For employment, there are other indicators as well, such as today's weekly jobless claims (both initial and continuing), and today's (coincidentally) ADP Employment Change which shows jobs growth in the private sector (have been stronger than employment as a whole as government payrolls have dropped).
Nope, rates aren't as good as they were. And in my conversations with LOs and lock desks, the argument that "rates are still good by historical standards" carries less and less weight every week. Has everyone who could refinance done so? In spite of the Fed continuing to buy billions in agency MBS and originators selling less and less every day, the prices of mortgages have not held in well. Yesterday, for example, current coupon MBS prices were worse nearly .5 and the 10-yr closed at a yield of 2.90%.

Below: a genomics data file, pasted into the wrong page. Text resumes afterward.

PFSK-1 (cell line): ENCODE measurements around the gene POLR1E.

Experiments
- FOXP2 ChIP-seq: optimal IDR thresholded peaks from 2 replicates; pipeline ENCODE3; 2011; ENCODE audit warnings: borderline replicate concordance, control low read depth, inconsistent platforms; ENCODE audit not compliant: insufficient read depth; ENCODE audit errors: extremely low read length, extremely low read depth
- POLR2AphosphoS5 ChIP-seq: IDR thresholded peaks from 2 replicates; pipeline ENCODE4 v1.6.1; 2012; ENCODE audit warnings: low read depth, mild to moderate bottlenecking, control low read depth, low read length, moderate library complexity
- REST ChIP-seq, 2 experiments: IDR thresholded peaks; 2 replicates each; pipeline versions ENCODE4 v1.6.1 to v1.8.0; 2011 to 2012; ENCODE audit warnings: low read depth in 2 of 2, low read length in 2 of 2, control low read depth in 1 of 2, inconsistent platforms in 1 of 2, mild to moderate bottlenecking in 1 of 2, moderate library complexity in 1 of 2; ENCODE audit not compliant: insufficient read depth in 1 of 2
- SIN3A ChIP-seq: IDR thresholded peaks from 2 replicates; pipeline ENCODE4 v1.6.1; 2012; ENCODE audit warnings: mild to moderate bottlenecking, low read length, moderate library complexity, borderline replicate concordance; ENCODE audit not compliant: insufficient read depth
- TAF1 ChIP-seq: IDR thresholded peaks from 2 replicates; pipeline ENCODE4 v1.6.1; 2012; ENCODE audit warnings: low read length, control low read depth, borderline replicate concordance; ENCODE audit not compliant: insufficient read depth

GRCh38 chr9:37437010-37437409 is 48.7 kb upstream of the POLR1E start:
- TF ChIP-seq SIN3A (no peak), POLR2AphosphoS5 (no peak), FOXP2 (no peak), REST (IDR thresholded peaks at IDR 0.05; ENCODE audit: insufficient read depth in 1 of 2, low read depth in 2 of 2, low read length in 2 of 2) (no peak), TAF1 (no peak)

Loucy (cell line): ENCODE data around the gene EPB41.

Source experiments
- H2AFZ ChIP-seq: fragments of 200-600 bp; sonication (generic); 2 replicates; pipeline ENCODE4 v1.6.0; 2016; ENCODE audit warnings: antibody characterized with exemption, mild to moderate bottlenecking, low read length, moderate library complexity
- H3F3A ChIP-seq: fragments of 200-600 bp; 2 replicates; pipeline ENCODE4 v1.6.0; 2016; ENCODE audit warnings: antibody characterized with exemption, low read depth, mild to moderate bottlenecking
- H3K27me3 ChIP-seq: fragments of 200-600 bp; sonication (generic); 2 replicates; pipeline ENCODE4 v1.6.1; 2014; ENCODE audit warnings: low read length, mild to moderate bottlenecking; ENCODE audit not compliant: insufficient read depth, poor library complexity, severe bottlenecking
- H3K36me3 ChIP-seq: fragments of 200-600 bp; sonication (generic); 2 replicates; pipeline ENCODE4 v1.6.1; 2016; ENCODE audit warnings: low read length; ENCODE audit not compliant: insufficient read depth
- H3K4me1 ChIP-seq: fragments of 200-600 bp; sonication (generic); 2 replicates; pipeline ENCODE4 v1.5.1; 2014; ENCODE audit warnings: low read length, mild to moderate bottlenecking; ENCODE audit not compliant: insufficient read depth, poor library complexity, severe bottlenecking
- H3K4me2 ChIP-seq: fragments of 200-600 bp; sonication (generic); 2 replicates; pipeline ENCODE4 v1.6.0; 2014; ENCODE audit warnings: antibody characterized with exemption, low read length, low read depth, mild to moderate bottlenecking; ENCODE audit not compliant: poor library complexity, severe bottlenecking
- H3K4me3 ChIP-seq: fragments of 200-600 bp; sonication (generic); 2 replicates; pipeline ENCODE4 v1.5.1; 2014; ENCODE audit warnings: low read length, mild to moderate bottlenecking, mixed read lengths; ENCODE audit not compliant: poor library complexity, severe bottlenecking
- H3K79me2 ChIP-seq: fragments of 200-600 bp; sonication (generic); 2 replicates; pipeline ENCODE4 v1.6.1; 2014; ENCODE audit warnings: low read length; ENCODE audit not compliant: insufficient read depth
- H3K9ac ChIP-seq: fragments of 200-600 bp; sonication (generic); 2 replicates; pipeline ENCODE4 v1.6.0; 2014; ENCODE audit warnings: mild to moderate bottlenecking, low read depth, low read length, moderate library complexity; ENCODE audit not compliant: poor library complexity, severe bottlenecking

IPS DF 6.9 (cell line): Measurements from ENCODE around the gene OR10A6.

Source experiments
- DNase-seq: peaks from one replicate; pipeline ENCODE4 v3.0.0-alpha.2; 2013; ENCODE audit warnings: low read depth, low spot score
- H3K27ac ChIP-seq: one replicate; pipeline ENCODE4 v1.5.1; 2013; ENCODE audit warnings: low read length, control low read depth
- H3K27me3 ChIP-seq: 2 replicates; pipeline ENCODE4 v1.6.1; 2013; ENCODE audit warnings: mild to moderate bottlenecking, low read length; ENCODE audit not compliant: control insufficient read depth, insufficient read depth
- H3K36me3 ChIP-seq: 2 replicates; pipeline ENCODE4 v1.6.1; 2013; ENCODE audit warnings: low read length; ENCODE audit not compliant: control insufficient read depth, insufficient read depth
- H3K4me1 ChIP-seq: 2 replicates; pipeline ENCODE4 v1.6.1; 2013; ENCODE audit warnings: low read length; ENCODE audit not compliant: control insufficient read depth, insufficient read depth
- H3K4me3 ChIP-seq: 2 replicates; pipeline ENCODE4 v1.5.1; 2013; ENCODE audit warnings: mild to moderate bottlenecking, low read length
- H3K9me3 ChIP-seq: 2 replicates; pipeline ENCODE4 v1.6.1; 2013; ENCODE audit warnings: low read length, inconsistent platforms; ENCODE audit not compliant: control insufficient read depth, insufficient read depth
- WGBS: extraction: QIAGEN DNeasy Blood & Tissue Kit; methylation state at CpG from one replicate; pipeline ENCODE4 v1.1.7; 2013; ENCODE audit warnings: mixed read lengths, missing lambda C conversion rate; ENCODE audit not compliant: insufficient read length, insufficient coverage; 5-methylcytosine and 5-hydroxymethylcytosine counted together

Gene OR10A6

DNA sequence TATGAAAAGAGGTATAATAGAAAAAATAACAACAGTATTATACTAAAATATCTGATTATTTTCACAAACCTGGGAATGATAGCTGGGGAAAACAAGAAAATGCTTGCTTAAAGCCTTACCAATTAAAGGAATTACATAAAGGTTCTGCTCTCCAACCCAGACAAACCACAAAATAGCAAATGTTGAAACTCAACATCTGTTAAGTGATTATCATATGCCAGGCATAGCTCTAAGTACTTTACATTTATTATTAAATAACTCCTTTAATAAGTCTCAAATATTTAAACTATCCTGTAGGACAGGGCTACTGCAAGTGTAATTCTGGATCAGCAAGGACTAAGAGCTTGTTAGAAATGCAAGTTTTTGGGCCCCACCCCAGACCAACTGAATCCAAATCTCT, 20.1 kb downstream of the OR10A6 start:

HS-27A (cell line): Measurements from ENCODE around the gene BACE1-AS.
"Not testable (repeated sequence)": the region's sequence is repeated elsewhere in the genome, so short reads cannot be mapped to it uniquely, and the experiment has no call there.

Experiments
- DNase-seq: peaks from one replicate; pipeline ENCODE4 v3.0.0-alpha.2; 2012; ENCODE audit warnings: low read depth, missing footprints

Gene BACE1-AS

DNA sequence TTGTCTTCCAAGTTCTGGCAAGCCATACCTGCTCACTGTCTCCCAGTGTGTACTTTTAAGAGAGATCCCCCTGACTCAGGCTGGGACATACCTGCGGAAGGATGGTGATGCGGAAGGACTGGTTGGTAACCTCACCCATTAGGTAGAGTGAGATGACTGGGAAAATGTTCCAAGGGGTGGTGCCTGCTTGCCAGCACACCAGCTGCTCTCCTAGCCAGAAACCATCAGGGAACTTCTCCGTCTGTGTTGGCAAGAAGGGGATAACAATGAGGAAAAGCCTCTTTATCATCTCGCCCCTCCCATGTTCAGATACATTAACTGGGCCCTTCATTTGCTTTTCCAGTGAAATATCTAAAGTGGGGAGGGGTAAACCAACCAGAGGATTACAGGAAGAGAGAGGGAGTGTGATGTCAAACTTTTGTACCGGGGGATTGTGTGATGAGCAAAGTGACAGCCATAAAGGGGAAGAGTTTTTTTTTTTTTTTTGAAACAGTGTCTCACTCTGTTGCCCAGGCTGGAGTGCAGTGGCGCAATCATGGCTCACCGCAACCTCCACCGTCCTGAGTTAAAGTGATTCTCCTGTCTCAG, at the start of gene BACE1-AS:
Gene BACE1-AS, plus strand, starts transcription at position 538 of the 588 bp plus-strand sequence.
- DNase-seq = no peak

In the early going things aren't much better today. We've had the August ADP employment changes, expected lower to +170k and actually at +178k - close to expectations. We also had the weekly jobless claims (expected +330k, it went from 332k to 323k), the Q2 final of nonfarm productivity and unit labor costs (+2.3%, unit labor costs unchanged); later, at 10AM EDT is July Factor Orders (lower from +1.5) and August non-manufacturing ISM (lower form 56.0). Rate-wise, the 10-yr yield is the highest it has been in a couple years - 2.96% - and agency MBS prices are worse about .375.